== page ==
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Dow closes above 17,000 for first time

Wall Street stocks on Thursday closed at new records, with the Dow crossing 17,000 after surprisingly robust US jobs growth pointed to a stronger economy.

NEW YORK: Wall Street stocks on Thursday closed at new records, with the Dow crossing 17,000 after surprisingly robust US jobs growth pointed to a stronger economy.

The Dow Jones Industrial Average shot up 92.02 points (0.54 per cent) to 17,068.26, while the S&P 500 gained 10.82 points (0.55 per cent) to 1,985.44. Both indices closed at records highs for the third straight session.

The tech-rich Nasdaq Composite Index advanced 28.19 points (0.63 per cent) to 4,485.93

The Labour Department said the US economy added a healthy 288,000 jobs in June, while the unemployment rate fell to 6.1 per cent from 6.3 per cent in May.

The solid jobs data drove stocks higher in a holiday-shortened session that closed three hours early. Stocks markets are closed on Friday for Independence Day.

"The market is applauding the strong jobs number and the signs that it shows economic growth is in fact returning as we expected after there was a weather-related slowdown in the first quarter," said David Levy, portfolio manager at Kenjol Capital Management.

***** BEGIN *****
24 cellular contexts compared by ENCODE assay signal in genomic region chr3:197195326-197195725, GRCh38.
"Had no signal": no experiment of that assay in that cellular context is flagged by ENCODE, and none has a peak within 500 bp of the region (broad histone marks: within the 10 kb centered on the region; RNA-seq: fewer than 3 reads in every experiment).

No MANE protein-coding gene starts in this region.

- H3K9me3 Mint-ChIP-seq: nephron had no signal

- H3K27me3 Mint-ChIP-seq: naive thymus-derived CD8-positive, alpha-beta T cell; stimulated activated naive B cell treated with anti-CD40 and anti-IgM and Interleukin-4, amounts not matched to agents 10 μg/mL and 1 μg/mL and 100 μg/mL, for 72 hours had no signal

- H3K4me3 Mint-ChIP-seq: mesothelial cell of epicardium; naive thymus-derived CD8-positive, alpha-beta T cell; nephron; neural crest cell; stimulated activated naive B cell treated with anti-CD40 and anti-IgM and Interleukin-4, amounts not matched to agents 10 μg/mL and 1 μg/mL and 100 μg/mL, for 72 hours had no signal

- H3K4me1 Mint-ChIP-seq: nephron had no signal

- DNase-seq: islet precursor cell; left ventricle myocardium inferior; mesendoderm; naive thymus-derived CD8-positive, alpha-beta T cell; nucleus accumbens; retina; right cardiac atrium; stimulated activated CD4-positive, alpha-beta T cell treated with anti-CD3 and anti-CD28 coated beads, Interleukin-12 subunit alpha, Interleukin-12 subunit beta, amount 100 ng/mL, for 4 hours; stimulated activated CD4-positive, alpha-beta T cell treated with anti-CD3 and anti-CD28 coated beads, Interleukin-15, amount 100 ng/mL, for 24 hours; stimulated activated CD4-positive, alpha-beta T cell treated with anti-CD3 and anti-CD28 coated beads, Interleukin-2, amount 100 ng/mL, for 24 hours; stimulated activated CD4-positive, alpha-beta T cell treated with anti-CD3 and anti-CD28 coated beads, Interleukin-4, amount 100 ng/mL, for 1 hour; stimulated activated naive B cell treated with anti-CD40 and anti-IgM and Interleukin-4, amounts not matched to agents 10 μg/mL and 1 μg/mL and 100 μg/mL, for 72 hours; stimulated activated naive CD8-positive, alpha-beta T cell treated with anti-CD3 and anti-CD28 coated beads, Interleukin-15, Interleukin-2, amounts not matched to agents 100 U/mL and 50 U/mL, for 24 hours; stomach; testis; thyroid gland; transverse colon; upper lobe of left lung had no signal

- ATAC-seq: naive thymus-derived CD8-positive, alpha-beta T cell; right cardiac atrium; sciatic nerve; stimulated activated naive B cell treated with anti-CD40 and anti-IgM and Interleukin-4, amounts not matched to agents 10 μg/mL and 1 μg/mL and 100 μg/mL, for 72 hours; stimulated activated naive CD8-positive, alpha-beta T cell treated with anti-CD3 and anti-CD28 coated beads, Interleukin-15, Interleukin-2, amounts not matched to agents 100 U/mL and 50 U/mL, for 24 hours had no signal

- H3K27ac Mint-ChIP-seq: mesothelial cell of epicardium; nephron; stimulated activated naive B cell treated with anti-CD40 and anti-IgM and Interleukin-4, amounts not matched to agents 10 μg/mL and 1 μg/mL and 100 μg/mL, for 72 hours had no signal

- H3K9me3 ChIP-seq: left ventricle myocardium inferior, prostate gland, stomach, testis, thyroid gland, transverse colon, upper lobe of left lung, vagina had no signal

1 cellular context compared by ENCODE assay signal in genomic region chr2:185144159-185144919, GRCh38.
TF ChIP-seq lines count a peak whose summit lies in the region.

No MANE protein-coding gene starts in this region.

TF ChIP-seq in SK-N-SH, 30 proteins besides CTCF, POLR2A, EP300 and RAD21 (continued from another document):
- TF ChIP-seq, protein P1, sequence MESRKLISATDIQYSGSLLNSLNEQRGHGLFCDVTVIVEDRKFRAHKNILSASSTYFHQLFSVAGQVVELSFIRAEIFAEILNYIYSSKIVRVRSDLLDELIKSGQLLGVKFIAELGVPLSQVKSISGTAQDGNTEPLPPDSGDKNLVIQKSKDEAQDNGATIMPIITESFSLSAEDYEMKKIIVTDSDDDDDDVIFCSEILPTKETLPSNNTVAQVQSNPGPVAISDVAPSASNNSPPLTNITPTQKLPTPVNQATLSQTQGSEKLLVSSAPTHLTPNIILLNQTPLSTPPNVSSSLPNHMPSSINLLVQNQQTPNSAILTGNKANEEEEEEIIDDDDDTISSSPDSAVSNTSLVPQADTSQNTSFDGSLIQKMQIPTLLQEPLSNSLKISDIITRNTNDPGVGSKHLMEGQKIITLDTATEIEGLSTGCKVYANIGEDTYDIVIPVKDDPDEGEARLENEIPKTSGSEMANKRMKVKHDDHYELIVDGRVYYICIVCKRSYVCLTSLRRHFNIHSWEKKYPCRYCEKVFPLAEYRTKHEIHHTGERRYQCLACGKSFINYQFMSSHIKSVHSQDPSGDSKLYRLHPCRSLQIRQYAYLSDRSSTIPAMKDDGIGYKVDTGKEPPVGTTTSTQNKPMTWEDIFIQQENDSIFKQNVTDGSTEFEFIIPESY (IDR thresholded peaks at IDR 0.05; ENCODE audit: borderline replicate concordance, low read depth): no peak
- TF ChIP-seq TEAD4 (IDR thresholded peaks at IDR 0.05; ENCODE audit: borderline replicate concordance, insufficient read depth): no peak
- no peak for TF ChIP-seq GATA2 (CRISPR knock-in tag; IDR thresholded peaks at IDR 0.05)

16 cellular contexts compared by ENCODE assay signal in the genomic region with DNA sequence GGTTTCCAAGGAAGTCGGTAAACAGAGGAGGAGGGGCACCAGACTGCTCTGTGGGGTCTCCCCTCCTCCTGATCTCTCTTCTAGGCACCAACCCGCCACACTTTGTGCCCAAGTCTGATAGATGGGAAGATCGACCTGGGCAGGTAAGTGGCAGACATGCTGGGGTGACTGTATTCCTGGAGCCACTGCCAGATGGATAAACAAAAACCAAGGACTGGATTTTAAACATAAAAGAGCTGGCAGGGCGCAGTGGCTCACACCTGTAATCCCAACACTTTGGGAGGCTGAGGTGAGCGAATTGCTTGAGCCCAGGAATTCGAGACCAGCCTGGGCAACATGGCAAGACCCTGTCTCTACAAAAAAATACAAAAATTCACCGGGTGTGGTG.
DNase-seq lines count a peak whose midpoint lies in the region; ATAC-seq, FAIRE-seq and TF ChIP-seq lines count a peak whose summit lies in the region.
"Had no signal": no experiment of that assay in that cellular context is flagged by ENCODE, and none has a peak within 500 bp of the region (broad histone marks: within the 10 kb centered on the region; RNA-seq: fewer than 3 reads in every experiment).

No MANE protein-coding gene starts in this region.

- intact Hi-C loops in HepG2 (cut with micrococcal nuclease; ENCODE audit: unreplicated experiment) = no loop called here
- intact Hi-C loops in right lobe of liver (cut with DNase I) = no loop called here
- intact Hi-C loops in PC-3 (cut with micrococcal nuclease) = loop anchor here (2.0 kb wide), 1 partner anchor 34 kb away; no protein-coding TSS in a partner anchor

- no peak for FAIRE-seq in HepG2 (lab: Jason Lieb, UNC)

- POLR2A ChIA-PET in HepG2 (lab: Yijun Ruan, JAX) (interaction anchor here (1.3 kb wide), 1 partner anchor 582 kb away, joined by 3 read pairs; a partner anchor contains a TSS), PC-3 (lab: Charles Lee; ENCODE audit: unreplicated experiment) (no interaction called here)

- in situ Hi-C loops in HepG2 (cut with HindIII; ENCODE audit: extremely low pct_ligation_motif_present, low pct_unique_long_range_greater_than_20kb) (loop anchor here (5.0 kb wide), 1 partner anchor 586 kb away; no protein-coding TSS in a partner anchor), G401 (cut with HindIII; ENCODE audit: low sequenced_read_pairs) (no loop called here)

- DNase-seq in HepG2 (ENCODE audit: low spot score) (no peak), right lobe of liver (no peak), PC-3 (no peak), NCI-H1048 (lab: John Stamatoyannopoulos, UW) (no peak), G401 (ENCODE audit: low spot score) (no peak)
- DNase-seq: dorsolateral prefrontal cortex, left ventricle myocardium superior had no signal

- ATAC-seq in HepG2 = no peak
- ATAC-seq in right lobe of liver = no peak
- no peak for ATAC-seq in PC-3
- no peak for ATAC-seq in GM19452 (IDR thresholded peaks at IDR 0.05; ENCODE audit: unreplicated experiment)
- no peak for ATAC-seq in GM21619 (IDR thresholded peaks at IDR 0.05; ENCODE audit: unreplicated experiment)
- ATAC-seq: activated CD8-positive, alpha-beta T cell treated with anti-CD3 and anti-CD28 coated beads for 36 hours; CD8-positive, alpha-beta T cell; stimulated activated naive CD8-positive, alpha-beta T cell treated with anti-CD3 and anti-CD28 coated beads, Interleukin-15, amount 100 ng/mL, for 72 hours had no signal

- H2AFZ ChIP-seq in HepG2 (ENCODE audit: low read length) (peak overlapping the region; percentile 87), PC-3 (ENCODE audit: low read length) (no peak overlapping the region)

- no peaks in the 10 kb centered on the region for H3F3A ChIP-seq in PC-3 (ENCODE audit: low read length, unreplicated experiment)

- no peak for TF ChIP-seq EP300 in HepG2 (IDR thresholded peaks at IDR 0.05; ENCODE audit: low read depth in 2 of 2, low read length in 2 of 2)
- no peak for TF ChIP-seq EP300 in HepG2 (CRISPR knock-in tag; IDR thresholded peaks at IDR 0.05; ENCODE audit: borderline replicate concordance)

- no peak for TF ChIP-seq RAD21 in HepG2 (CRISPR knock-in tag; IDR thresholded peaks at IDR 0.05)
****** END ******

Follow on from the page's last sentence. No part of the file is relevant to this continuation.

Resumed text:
Still, Levy said, whether the market continues to rise will depend on upcoming second-quarter corporate earnings reports and whether investors believe the Federal Reserve is likely to move up its timetable for raising interest rates.

In other economic news, the European Central Bank, as expected, held its benchmark interest rates unchanged. The Commerce Department reported that the US trade deficit fell to US$44.4 billion in May, a bigger decline than analysts expected.

The Institute for Supply Management's non-manufacturing purchasing managers index dipped to 56.0 in June from a strong advance to 56.3 in May. The services sector reading came in lower than the 56.5 analyst forecast, but remained well above 50, which indicates growth.

Yoga attire maker Lululemon advanced 2.9 per cent after the Wall Street Journal reported that founder Dennis "Chip" Wilson was reaching out to private-equity firms with an eye toward taking the company private.

Retailer PetSmart jumped 12.5 per cent as activist investor Jana Partners disclosed a 9.9 per cent stake in the company. Jana said it was exploring "strategic alternatives," including a possible sale of the company, according to a securities filing.

Metals producer Freeport-McMoran Copper & Gold gained 1.8 per cent following a report that it wants to sell a large copper mine in Chile, a transaction that could net several billion dollars.

Bond prices fell. The yield on the 10-year US Treasury rose to 2.65 per cent from 2.63 per cent on Wednesday, while the 30-year advanced to 3.48 per cent from 3.47 per cent. Bond yields and prices move inversely.

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